Saturday, September 19, 2015

Star Stones: The Allure of Asterism

This spectacular vintage star sapphire cocktail ring is centered with a massive 29.5-carat natural blue star sapphire. Cut en cabochon, this gorgeous stone has a complete, strong, 6-ray star that is slightly off center with excellent movement. Surrounding the beautiful center stone is a double halo of sapphires and diamonds. The inner circle is set with dark blue round faceted sapphires, while the outer circle is set with round brilliant white diamonds.

Asterism is a remarkable phenomenon in which a cabochon-cut gemstone reflects a 4- or 6-rayed star radiating out from the focal center of the stone. Asterism is most frequently seen in corundum, among members of the sapphire family. However, it is also found in varieties of quartz, moonstone, and garnet.{1}

Asterism occurs naturally when a stone contains rutile needle inclusions called silk. These intrusions in the crystal structure must occur in a specific pattern in order to reflect the star-like pattern on the polished surface of the stone.{2}

The most prized star sapphires have a star pattern which appears centered on the stone with long-reaching, crystal-clear rays.{3} In order to achieve this desired effect, skilled cutters must often cut a lower dome, leaving slightly bulging sides. In addition, they often leave more depth at the base of the stone than they might for other cabochon-cut stones. The bulging sides ensure better centering of the asterism, while the extra depth provides greater clarity of the star effect.{4} While these unusual parameters make it a little tricky for jewelers to mount a star sapphire, the results are worth far more than the little bit of trouble they might encounter.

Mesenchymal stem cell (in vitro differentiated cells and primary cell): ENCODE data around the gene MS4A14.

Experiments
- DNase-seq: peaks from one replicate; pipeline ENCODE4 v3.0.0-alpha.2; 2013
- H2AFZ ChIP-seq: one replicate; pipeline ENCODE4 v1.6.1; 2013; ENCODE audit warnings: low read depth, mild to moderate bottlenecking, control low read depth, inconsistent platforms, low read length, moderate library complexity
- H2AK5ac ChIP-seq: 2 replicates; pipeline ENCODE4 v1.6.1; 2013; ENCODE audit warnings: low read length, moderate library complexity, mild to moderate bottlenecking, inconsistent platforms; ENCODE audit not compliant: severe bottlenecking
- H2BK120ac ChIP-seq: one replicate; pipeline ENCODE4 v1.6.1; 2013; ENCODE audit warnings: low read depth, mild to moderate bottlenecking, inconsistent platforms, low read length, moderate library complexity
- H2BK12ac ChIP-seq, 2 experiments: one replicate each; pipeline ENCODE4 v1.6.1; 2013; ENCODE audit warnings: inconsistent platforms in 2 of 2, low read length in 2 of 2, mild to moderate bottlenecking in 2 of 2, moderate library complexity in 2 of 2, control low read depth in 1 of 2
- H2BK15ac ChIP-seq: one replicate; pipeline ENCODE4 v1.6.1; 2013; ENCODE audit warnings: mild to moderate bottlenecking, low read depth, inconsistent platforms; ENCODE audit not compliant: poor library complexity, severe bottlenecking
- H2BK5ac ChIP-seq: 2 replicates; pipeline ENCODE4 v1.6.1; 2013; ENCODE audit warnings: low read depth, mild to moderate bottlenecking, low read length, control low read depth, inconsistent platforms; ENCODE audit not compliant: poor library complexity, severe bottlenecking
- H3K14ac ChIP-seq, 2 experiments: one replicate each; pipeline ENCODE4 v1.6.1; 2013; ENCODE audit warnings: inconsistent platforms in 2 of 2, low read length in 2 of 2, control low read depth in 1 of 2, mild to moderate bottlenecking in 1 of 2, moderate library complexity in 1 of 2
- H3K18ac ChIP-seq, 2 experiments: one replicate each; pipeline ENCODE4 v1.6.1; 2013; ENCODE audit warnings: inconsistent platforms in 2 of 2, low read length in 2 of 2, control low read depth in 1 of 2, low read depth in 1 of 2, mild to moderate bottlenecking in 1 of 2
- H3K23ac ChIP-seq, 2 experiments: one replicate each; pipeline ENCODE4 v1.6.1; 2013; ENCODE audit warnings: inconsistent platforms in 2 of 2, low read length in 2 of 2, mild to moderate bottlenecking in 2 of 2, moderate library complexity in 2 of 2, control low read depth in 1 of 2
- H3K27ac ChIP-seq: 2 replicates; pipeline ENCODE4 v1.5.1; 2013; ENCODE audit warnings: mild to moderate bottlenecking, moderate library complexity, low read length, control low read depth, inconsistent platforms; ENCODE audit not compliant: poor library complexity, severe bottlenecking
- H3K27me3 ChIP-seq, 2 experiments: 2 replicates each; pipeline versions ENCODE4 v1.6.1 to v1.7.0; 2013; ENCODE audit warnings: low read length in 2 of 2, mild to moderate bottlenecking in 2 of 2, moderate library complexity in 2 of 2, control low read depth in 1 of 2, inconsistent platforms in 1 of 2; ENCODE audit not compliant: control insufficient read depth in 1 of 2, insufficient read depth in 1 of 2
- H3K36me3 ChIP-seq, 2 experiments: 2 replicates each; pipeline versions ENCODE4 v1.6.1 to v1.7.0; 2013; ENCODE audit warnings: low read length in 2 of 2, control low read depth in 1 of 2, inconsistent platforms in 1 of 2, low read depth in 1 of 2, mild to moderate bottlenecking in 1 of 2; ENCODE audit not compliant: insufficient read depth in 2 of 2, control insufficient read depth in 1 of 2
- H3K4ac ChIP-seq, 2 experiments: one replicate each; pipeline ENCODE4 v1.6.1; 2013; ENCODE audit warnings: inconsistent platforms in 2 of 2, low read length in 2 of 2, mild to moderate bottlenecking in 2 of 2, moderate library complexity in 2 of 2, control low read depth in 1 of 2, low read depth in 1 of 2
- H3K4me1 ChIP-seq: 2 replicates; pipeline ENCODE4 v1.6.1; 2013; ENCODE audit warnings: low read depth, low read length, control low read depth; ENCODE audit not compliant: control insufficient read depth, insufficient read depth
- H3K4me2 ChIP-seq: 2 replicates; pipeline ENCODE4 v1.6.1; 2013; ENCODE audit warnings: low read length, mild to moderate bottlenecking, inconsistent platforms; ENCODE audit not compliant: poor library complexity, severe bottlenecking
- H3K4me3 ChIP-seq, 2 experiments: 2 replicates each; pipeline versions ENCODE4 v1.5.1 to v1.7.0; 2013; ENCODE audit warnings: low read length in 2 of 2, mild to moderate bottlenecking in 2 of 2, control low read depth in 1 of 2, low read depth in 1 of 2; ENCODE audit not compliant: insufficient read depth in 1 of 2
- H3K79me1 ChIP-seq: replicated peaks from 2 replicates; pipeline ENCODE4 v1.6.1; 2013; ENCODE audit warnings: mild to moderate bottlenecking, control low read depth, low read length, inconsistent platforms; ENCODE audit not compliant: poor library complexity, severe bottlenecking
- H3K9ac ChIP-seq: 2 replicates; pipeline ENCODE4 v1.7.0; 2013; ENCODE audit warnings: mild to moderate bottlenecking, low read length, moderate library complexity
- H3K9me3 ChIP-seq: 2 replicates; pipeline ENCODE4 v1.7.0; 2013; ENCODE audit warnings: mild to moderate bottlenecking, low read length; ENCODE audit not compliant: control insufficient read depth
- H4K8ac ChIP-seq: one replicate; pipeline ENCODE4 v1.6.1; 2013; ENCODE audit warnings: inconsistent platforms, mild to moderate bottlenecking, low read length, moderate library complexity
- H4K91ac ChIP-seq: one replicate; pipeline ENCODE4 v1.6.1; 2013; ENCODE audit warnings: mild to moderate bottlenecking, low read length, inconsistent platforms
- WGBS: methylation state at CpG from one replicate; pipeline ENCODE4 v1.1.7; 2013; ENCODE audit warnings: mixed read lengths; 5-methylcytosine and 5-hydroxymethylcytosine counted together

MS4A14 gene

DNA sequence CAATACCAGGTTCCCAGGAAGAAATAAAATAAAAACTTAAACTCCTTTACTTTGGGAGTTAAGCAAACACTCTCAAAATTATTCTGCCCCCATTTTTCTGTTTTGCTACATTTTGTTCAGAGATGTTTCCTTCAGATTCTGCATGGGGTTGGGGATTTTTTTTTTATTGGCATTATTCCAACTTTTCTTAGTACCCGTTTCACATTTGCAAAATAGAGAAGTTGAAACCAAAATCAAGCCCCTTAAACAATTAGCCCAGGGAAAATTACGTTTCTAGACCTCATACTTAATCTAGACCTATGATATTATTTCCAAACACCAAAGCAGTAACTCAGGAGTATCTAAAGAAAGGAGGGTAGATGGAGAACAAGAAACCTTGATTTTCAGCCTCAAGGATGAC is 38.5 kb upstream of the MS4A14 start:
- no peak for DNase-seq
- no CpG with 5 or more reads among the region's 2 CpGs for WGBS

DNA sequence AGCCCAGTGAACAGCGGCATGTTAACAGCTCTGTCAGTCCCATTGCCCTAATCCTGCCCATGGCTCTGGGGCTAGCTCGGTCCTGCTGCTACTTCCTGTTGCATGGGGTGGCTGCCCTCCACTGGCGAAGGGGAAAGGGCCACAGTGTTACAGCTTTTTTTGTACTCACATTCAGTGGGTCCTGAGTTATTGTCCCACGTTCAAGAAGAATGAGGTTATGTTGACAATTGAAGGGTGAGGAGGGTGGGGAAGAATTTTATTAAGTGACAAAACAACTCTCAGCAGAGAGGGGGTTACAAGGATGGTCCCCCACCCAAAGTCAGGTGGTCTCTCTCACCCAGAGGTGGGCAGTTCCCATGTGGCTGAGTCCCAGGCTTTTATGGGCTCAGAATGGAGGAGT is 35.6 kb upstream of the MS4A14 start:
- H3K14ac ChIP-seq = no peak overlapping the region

When choosing a star gemstone, we recommend working closely with a reputable and knowledgeable jeweler. Asterism is a rare phenomenon, commanding a higher price per carat, and therefore requires specialized knowledge. Ask your jeweler to show you their selection under bright, direct light, since under diffused light the stone will not perform optimally.

Star stones are best examined with a single source of light, which allows you to move the light back and forth across the surface. This will demonstrate that the rays of the star are straight, nearly centered, and distributed evenly across the surface of the stone. Also, remember to include color, cut, and clarity in your assessment of a star stone.

The star will move across the surface of the stone, but it should appear somewhat static in its size, direction, and orientation. The highest quality star stones exhibit sharp and unwavering rays which stretch from girdle to girdle.{5}

At EraGem, we have a select number of star sapphires available. They range in color from light and bright pink (rubies) to pale and deep blue. It would be our pleasure to visit with you in our Seattle-area showroom to demonstrate the mesmerizing beauty of these phenomenal gemstones. Call today to make your appointment with one of our knowledgeable associates.

~Angela Magnotti Andrews, Staff Writer


  1. Smigel, Barbara W., "Star Stones (Asterism)," accessed at on August 15, 2015.
  2., "About Star Gemstones," accessed August 15, 2015.
  3. The Star Ruby Shop, "Cutting Process of Asteriated Gemstones," accessed from on August 15, 2015.
  4. Smigel.
  5. Waters, Michelle, "Gemstones with Asterisms and Chatoyancy," Harriet Kelsal Jewelry Website, accessed on August 15, 2015.

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